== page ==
FamilyCraft: The Private Practice of Family & Divorce Mediation

Monday, October 31, 2005

Good Fences In Co-Parenting Plan Mediation

Good Fences: implications for family and co-parenting mediationIn his epic poem about a Vermont apple orchard, “The Mending Wall”, Robert Frost puzzled over the timeless proverb

Good fences make good neighbors.

After a five year relationship, my clients, John and Mary (not their real names, of course), had a son. Two years passed since they separated (they had never married) and they came to mediation because co-parenting struggles persisted. As shift workers, they had quite changing work schedules and it seemed difficult to easily arrive at any parenting time schedule. But I was interested: they had no court orders of any kind (none re child support, none re decisionmaking, none re timesharing).

After exploring the topic more with them, I learned that their conflict was ordinary in the sense it derived from fierce issues about power and control. What was extraordinary was their fear of organizing and committing to any court-ordered plan on any of these issues. Why?

I learned that John and Mary had so long fought parenting battles over their son by threats (“if you don’t agree to this, I will just do the following ...”), they found the prospect of losing that conflict management style scary. If nothing else, their past pattern of managing conflict by opposing threats was familiar. After all, they had a long history of how to manipulate, cajole, and ultimately arrive at some accommodation.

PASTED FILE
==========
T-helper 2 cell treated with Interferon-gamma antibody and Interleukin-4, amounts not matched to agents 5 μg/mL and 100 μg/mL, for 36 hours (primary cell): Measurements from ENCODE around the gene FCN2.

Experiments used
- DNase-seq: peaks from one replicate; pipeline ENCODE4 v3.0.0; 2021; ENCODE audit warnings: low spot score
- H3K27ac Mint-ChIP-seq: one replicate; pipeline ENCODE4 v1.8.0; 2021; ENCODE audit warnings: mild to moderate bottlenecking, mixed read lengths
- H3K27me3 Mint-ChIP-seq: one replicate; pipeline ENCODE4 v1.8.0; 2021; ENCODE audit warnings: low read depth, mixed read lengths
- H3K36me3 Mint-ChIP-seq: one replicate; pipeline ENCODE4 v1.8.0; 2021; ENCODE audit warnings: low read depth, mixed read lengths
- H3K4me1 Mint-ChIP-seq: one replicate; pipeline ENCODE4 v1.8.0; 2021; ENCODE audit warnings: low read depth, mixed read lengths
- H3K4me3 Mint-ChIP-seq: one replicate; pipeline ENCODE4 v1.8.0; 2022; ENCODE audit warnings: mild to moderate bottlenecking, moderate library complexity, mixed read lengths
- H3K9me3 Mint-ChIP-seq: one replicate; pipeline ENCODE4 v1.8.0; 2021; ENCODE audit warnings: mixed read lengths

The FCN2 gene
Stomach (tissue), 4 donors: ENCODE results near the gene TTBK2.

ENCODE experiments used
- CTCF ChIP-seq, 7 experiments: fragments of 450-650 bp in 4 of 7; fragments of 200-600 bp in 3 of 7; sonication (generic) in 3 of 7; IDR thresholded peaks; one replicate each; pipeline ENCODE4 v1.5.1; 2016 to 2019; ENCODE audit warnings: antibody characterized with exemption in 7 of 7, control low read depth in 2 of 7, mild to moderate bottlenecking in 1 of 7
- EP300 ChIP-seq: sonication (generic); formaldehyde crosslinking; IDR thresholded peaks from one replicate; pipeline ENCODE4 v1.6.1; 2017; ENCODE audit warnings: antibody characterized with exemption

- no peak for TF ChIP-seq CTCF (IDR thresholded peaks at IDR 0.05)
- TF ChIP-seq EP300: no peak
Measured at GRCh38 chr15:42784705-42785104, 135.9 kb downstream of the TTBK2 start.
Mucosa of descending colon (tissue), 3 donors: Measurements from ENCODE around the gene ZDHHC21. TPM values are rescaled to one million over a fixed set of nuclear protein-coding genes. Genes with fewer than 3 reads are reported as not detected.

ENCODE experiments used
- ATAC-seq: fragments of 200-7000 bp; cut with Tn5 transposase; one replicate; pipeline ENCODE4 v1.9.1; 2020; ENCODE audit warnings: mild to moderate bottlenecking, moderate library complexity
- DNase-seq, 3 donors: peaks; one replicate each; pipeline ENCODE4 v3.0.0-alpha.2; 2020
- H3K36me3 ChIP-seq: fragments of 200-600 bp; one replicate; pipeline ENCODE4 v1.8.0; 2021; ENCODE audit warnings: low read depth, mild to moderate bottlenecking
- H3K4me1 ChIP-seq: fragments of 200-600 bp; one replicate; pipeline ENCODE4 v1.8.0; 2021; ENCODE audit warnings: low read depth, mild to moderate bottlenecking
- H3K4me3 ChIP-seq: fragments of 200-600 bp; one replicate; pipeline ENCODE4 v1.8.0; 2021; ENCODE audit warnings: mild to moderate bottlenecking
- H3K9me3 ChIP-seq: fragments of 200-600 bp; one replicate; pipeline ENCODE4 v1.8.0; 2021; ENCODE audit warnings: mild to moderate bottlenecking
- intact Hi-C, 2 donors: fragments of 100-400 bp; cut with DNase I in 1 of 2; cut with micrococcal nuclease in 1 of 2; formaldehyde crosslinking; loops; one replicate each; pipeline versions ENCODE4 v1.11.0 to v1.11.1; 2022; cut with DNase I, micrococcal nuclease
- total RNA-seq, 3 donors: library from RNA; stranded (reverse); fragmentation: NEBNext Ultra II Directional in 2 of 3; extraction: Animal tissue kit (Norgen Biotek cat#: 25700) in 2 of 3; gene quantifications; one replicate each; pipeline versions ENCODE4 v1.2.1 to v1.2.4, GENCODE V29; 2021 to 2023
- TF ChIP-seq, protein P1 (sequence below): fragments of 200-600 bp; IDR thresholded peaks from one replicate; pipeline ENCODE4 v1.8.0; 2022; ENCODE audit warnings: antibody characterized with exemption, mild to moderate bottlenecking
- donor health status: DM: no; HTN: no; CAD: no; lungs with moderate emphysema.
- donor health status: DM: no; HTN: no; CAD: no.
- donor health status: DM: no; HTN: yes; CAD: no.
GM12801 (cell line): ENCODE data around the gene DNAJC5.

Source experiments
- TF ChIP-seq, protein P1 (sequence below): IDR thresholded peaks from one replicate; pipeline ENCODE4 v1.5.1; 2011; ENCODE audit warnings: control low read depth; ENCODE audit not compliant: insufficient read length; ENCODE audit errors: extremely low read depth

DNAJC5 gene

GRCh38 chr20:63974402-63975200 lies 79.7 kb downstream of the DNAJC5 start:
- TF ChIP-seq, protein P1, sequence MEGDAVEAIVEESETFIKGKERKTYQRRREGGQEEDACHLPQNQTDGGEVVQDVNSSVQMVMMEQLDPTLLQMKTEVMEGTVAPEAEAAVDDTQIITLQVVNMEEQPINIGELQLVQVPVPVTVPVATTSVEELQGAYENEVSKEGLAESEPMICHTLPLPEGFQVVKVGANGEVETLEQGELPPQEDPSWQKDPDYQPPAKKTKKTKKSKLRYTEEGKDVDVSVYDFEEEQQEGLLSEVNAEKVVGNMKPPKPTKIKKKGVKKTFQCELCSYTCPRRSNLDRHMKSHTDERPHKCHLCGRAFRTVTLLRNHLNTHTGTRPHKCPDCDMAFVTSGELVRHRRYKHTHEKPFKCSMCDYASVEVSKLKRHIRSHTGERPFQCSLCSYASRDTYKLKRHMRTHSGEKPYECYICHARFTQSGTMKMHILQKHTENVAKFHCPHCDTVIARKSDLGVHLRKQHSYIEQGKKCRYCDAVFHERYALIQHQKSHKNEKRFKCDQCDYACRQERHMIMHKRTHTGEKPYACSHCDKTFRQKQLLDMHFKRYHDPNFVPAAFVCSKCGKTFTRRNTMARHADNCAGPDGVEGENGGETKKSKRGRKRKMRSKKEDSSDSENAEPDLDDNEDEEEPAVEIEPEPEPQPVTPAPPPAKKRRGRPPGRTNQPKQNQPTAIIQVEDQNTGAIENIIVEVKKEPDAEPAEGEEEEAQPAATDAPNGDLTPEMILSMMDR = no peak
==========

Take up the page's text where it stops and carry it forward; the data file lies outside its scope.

After looking at this dynamic, John and Mary — with some trepidation — concluded this approach was becoming increasingly unworkable. Both understood that defining boundaries in parenting (as with all relationships) takes some measure of courage, since it limits one’s options as well as assures one’s rights. In our work together in mediation, John and Mary came to acknowledge that the benefits would outweigh the costs — in making some basic agreements and having the court enter orders compelling their observance (absent their mutual consent to deviate from those orders). It was a case where Frost’s proverb seemed all too true; John and Mary's relief in negotiating a written parenting plan for formal court order was palpable.

I am fond of saying in mediation: “There is no Divorce Agreement Police Force.” By this I mean that no one will interfere with divorced or separated couples/parents negotiating on-the-fly changes to their official court orders. I persistently remind my clients that those orders never limit the flexibility of cooperating parents. At the same time, establishing a formal plan and sometimes obtaining court orders often offers significant relief to parties exhausted from constantly skirmishing over those boundaries. Such was the case with John and Mary.